This area, which was excavated from 1978 to 1985 by an archaeological mission led by the late Professor Yigal Shiloh, unearthed impressive remnants of a large number of buildings, mainly from the First Temple period. The most prominent feature is a stepped structure made of stone which probably served as a support for the fortress of David and the kings of Judah. The "miloh" (from Hebrew: to fill) that David built may have been a group of stone walls between which was an infill of earth and stones, and which formed the terraces upon which the houses of the fortress-city were built. Toward the end of the First Temple period dwellings were built within and upon the stone foundation; these were destroyed when the Babylonians captured and razed Jerusalem in 586 BCE.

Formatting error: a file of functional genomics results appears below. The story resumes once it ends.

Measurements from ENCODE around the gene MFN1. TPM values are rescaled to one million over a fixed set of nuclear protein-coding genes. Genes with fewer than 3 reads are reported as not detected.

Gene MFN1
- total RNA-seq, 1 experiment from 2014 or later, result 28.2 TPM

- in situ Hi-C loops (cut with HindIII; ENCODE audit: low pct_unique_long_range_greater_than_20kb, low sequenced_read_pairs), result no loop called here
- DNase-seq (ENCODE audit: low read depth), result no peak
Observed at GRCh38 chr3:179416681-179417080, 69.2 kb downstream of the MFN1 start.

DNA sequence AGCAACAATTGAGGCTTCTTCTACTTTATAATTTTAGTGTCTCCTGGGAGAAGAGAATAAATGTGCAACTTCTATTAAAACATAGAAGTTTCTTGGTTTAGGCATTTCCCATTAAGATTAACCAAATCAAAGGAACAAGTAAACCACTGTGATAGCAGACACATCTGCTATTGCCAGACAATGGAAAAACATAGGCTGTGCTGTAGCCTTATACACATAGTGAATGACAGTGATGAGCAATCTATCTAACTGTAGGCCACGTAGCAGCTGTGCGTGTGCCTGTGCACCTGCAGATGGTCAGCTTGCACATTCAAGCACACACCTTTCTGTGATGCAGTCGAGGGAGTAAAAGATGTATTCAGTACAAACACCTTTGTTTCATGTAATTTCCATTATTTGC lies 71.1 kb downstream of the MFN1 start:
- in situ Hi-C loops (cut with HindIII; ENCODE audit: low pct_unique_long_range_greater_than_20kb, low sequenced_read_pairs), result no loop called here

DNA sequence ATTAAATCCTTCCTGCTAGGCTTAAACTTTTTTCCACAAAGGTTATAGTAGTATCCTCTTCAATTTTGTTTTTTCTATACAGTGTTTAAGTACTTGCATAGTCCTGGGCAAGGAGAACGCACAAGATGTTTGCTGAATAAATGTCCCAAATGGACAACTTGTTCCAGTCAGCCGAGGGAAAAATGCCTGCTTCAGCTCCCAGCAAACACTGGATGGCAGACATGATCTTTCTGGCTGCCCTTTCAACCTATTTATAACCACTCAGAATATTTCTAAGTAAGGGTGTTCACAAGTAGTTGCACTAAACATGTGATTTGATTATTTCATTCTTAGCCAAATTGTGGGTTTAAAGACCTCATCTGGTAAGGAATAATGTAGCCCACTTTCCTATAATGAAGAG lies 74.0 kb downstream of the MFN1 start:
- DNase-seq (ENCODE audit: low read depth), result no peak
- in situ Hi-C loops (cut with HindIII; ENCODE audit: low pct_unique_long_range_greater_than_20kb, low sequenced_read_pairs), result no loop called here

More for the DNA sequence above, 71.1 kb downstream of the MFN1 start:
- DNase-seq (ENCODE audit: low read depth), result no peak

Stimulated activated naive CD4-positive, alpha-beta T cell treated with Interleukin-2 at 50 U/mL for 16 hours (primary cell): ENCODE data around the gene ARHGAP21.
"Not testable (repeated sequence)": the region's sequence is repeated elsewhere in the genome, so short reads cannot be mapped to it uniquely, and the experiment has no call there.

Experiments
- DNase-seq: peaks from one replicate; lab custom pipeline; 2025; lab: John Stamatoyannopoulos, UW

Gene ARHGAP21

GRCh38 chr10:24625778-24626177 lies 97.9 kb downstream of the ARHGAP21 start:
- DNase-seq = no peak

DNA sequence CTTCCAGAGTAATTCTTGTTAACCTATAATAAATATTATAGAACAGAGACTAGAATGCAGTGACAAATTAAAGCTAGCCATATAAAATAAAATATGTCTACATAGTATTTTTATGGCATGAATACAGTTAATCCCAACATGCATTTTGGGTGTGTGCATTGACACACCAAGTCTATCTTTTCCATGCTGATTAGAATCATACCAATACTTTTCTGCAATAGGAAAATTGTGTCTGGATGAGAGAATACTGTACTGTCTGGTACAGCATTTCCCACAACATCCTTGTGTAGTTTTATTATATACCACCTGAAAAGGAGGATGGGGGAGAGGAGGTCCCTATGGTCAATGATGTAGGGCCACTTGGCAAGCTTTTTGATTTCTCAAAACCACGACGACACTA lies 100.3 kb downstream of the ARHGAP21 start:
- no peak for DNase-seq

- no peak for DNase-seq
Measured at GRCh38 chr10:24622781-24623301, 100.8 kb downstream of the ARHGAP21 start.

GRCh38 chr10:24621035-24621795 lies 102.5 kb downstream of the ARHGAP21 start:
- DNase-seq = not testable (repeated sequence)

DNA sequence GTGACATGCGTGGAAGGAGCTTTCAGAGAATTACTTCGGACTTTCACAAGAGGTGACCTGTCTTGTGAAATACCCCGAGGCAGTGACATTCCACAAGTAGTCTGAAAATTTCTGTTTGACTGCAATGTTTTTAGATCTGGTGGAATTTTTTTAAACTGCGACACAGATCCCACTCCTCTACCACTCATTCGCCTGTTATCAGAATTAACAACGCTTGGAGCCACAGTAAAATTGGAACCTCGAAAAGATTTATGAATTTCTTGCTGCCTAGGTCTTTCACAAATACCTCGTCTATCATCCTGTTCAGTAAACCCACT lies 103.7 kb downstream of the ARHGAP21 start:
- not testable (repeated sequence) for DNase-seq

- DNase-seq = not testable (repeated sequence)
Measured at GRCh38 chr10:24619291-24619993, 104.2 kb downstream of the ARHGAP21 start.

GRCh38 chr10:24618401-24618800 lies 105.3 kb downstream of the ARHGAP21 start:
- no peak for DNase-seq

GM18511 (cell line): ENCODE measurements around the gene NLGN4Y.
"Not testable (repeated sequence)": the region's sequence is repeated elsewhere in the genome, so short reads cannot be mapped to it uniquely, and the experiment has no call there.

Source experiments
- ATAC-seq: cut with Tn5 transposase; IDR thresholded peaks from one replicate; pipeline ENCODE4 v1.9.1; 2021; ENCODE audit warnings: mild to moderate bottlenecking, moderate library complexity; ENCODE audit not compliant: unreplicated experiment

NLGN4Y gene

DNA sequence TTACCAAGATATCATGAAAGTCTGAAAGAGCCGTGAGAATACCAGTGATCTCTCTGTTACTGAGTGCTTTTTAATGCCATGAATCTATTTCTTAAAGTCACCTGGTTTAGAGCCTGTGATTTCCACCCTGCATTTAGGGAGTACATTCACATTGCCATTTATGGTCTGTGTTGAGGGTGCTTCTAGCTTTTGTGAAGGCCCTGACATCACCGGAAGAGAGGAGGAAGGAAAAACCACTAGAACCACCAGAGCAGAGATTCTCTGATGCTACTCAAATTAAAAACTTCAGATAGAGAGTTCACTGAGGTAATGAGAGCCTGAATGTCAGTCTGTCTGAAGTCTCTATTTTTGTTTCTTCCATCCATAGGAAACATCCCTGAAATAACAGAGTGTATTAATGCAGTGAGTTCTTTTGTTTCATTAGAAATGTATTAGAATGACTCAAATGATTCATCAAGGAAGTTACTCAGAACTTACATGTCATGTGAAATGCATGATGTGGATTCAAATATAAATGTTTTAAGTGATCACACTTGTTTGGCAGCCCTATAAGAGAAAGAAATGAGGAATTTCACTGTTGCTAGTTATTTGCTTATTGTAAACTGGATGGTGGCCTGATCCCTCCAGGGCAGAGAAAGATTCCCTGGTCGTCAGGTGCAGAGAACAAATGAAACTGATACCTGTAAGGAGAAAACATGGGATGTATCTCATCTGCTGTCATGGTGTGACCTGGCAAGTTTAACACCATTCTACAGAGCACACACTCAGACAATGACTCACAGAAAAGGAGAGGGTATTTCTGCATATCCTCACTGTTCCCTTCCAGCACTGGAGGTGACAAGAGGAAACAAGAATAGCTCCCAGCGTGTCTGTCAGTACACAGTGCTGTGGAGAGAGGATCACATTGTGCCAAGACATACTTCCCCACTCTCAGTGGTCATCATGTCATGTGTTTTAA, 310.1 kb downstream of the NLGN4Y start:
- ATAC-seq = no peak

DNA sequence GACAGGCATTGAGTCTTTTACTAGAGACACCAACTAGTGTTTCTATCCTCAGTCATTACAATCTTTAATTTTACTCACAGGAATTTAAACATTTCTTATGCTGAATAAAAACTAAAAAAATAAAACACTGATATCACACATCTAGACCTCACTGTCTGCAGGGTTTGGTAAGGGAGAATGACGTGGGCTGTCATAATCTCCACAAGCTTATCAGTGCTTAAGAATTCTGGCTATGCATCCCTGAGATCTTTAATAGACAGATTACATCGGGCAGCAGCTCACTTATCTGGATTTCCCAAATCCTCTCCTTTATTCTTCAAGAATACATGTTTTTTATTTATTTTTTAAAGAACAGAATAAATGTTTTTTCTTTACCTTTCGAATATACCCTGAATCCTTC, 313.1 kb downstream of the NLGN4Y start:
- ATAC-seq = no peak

One of these dwellings, known as the "House of Ahiel", was reconstructed after the completion of the excavations. The site's eastern area yielded a large and fascinating collection of "bullae" (seal impressions made of clay) which were apparently used by officials of the kingdom. Some believe that it was to here, the Fortress of Zion, that David brought the Ark of the Covenant from Kiryat Ya'arim and thus made Jerusalem a political and religious capital.